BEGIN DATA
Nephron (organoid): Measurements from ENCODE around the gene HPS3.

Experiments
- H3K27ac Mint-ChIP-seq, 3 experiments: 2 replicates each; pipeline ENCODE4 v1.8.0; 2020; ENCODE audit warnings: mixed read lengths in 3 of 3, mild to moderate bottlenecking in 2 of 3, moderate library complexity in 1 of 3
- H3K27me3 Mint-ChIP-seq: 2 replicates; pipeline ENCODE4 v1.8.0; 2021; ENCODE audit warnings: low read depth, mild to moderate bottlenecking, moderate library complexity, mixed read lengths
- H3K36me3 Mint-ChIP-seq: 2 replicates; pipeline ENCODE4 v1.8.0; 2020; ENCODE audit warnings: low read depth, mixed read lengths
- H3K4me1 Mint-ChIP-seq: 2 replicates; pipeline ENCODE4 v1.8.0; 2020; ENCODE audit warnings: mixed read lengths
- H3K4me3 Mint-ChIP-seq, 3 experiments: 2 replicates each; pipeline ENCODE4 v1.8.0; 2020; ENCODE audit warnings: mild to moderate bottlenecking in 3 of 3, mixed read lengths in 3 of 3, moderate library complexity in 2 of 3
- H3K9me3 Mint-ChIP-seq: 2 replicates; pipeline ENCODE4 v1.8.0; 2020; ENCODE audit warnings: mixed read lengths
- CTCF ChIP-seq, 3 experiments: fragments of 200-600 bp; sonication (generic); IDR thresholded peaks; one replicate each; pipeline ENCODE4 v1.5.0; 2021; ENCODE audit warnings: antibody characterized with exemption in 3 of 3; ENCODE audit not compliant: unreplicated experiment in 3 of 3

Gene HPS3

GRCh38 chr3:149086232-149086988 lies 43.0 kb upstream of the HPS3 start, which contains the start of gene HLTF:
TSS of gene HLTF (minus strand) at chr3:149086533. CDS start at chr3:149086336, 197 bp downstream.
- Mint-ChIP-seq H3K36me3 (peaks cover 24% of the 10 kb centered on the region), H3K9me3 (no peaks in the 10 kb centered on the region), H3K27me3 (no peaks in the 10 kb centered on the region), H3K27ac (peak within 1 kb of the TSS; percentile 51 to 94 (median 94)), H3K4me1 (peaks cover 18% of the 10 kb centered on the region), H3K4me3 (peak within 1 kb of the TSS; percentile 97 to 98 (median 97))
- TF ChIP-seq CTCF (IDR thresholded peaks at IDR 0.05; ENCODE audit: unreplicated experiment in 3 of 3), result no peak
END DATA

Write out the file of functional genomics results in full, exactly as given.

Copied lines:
Nephron (organoid): Measurements from ENCODE around the gene HPS3.

Experiments
- H3K27ac Mint-ChIP-seq, 3 experiments: 2 replicates each; pipeline ENCODE4 v1.8.0; 2020; ENCODE audit warnings: mixed read lengths in 3 of 3, mild to moderate bottlenecking in 2 of 3, moderate library complexity in 1 of 3
- H3K27me3 Mint-ChIP-seq: 2 replicates; pipeline ENCODE4 v1.8.0; 2021; ENCODE audit warnings: low read depth, mild to moderate bottlenecking, moderate library complexity, mixed read lengths
- H3K36me3 Mint-ChIP-seq: 2 replicates; pipeline ENCODE4 v1.8.0; 2020; ENCODE audit warnings: low read depth, mixed read lengths
- H3K4me1 Mint-ChIP-seq: 2 replicates; pipeline ENCODE4 v1.8.0; 2020; ENCODE audit warnings: mixed read lengths
- H3K4me3 Mint-ChIP-seq, 3 experiments: 2 replicates each; pipeline ENCODE4 v1.8.0; 2020; ENCODE audit warnings: mild to moderate bottlenecking in 3 of 3, mixed read lengths in 3 of 3, moderate library complexity in 2 of 3
- H3K9me3 Mint-ChIP-seq: 2 replicates; pipeline ENCODE4 v1.8.0; 2020; ENCODE audit warnings: mixed read lengths
- CTCF ChIP-seq, 3 experiments: fragments of 200-600 bp; sonication (generic); IDR thresholded peaks; one replicate each; pipeline ENCODE4 v1.5.0; 2021; ENCODE audit warnings: antibody characterized with exemption in 3 of 3; ENCODE audit not compliant: unreplicated experiment in 3 of 3

Gene HPS3

GRCh38 chr3:149086232-149086988 lies 43.0 kb upstream of the HPS3 start, which contains the start of gene HLTF:
TSS of gene HLTF (minus strand) at chr3:149086533. CDS start at chr3:149086336, 197 bp downstream.
- Mint-ChIP-seq H3K36me3 (peaks cover 24% of the 10 kb centered on the region), H3K9me3 (no peaks in the 10 kb centered on the region), H3K27me3 (no peaks in the 10 kb centered on the region), H3K27ac (peak within 1 kb of the TSS; percentile 51 to 94 (median 94)), H3K4me1 (peaks cover 18% of the 10 kb centered on the region), H3K4me3 (peak within 1 kb of the TSS; percentile 97 to 98 (median 97))
- TF ChIP-seq CTCF (IDR thresholded peaks at IDR 0.05; ENCODE audit: unreplicated experiment in 3 of 3), result no peak